Wins For Ledecky, Manuel, Eastin & Relay Keep NCAA Crown In Stanford’s Steely Grip

Stanford's victorious women's team celebrate an NCAA crown retained - courtesy of Stanford

The beginning of the end of Stanford’s 2018 NCAA women’s championship campaign – one that ended in the team title retained in dominant fashion – was a 15:07.57 from Katie Ledecky in the 1650y free in a different league to those who completed the top 3, Ally McHugh, Penn St, and 15:36.27, and Hannah Moore, NC State, on 15:40.68. Via another win for Ella Eastin, on her way to being declared swimmer of the meet and good for a 1:50.67 American record in the 200IM, the Cardinal campaign ended with the other big Olympic champion in the fray for Stanford, Simone Manuel, crushing those around her in similarly dominant style and highlighting the gulf between those who win in world waters and the rest of the best in college swimming: California led the 4x100y free relay by almost a second as Katie McLaughlin faced the chase of Manuel on a mission. By the close the clock screamed 3:07.94 to 3:08.05 in Stanford’s favour, Manuel’s 45.47 split delivering the relay crown and the championship title for the second straight season to Stanford. And then there was Lilly King – a triple double in the bag 2016-2018 unbeaten on breaststroke, a pioneering sub 2:03 in the 200y and a stunning record building … in the 2016-17 and 18 seasons, King has been queen of six NCAA titles, two Olympic gold medals, three world l/c crowns and four world records …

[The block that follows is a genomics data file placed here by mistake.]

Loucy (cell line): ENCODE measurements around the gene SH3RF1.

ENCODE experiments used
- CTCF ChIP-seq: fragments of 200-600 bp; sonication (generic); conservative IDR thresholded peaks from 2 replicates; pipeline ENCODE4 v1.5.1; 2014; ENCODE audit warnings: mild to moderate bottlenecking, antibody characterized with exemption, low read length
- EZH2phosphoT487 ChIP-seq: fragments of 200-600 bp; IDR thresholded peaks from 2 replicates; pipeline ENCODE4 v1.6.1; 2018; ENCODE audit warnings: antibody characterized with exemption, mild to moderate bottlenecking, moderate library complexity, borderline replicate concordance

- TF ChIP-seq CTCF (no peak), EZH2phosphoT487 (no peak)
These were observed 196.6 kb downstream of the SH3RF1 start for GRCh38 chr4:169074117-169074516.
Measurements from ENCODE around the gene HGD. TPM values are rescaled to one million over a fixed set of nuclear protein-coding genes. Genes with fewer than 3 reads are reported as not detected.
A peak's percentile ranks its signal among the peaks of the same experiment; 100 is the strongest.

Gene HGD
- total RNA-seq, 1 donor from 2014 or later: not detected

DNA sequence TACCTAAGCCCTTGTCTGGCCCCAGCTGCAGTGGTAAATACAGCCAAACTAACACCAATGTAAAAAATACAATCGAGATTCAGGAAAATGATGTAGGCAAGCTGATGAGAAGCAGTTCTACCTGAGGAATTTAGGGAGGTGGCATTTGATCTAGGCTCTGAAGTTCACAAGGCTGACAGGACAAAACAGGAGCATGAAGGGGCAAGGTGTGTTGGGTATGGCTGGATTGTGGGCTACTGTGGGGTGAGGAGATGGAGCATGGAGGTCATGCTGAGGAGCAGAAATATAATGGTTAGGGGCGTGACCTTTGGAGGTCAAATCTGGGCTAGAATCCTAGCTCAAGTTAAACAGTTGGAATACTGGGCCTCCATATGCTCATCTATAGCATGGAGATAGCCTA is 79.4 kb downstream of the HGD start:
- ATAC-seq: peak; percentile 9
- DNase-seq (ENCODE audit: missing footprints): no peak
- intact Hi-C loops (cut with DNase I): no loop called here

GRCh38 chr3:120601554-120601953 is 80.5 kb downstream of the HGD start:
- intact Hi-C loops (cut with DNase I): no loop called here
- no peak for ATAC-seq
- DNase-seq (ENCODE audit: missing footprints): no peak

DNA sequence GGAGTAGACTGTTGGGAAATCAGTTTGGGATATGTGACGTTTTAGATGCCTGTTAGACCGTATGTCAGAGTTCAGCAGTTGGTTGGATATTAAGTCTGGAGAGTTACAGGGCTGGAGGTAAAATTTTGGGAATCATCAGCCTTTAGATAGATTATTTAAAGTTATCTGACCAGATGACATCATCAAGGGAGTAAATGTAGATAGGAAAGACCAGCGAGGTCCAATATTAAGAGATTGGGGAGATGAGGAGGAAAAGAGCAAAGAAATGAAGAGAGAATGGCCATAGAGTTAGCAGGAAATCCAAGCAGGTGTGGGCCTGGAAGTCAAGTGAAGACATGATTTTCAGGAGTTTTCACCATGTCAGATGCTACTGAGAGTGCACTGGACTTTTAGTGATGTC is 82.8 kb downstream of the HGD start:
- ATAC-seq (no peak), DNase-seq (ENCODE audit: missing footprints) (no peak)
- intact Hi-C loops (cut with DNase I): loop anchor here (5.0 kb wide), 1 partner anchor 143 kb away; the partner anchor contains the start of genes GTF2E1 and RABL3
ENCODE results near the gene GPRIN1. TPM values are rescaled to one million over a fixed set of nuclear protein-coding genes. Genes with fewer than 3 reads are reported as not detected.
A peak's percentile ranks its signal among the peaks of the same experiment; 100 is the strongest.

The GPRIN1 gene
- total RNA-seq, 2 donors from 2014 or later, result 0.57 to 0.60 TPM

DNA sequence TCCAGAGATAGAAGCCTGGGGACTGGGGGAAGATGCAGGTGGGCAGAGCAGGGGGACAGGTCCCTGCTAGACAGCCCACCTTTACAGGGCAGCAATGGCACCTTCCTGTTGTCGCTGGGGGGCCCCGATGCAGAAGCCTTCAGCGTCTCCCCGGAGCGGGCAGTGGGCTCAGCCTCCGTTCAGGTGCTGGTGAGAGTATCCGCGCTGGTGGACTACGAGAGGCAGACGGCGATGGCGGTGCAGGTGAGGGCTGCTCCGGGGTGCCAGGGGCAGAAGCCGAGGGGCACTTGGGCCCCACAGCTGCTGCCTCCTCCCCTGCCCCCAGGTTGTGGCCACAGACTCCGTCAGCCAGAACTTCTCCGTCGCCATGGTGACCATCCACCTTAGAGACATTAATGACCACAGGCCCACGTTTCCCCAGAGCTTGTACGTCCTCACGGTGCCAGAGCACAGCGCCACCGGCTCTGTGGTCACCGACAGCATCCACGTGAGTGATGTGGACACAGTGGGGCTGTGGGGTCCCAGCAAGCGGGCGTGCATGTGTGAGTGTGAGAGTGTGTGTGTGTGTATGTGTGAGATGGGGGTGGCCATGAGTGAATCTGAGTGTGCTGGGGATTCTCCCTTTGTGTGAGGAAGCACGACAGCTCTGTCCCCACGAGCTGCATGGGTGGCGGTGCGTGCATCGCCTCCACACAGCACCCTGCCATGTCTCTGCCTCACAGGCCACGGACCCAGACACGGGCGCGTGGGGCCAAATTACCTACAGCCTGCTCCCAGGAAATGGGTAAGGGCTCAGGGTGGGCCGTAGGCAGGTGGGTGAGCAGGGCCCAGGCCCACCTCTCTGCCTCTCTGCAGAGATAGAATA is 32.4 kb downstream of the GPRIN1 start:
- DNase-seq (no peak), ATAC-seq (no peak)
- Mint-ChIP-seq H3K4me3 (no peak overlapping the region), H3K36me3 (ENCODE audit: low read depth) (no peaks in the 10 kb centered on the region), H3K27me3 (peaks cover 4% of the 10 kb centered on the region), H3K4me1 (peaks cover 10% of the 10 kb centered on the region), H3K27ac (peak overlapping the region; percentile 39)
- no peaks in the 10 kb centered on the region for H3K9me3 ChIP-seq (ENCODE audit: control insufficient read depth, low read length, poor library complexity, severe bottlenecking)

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The beginning of the end of Stanford’s 2018 NCAA women’s championship campaign – one that ended in the team title retained in dominant fashion – was a 15:07.57 from Katie Ledecky in the 1650y free in a different league to those who completed the top 3, Ally McHugh, Penn St, and 15:36.27, and Hannah Moore, NC State, on 15:40.68. Via another win for Ella Eastin, on her way to being declared swimmer of the meet and good for a 1:50.67 American record in the 200IM, the Cardinal campaign ended with the other big Olympic champion in the fray for Stanford, Simone Manuel, crushing those around her in similarly dominant style and highlighting the gulf between those who win in world waters and the rest of the best in college swimming: California led the 4x100y free relay by almost a second as Katie McLaughlin faced the chase of Manuel on a mission. By the close the clock screamed 3:07.94 to 3:08.05 in Stanford’s favour, Manuel’s 45.47 split delivering the relay crown and the championship title for the second straight season to Stanford. And then there was Lilly King – a triple double in the bag 2016-2018 unbeaten on breaststroke, a pioneering sub 2:03 in the 200y and a stunning record building … in the 2016-17 and 18 seasons, King has been queen of six NCAA titles, two Olympic gold medals, three world l/c crowns and four world records …

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